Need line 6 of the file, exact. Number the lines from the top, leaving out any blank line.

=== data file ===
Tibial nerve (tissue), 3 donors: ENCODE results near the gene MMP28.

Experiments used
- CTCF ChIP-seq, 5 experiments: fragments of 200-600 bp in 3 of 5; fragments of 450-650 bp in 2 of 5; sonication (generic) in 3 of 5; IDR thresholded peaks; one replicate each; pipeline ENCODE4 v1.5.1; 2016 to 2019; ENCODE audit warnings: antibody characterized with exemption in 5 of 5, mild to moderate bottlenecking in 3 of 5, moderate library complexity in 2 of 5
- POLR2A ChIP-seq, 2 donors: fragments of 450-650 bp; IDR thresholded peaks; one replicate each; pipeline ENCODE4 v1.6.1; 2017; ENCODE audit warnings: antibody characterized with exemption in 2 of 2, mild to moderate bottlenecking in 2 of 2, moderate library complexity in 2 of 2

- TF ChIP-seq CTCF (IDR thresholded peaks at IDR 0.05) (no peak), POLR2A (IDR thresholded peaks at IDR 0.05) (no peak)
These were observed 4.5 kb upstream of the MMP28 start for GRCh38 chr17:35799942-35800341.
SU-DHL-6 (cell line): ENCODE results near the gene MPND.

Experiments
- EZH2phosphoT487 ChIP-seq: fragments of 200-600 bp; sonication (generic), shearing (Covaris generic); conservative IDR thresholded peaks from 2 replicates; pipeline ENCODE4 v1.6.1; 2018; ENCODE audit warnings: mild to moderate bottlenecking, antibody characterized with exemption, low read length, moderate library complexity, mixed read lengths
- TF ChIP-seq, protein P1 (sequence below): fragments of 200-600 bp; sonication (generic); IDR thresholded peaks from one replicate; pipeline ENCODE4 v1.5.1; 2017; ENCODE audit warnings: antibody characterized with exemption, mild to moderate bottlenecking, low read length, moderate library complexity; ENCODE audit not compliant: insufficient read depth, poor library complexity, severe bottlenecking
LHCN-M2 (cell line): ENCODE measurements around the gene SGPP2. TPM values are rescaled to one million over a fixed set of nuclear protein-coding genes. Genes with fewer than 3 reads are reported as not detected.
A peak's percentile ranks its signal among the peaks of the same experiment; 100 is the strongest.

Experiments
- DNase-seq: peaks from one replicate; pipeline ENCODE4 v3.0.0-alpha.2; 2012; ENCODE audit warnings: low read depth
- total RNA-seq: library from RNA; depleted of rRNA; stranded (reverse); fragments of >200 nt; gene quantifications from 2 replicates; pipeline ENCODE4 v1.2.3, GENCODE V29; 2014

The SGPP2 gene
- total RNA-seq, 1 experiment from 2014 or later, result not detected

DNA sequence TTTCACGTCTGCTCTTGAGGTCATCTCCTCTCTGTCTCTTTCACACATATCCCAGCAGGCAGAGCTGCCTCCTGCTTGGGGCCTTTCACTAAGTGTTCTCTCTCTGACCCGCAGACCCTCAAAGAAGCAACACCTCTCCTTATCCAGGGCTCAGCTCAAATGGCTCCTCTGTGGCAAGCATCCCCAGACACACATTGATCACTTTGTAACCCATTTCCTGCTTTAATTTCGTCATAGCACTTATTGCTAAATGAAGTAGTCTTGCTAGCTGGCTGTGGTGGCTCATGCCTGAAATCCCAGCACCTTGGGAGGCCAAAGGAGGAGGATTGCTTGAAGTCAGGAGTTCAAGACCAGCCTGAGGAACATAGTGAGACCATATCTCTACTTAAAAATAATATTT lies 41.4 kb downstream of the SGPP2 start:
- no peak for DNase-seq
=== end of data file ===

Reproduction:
These were observed 4.5 kb upstream of the MMP28 start for GRCh38 chr17:35799942-35800341.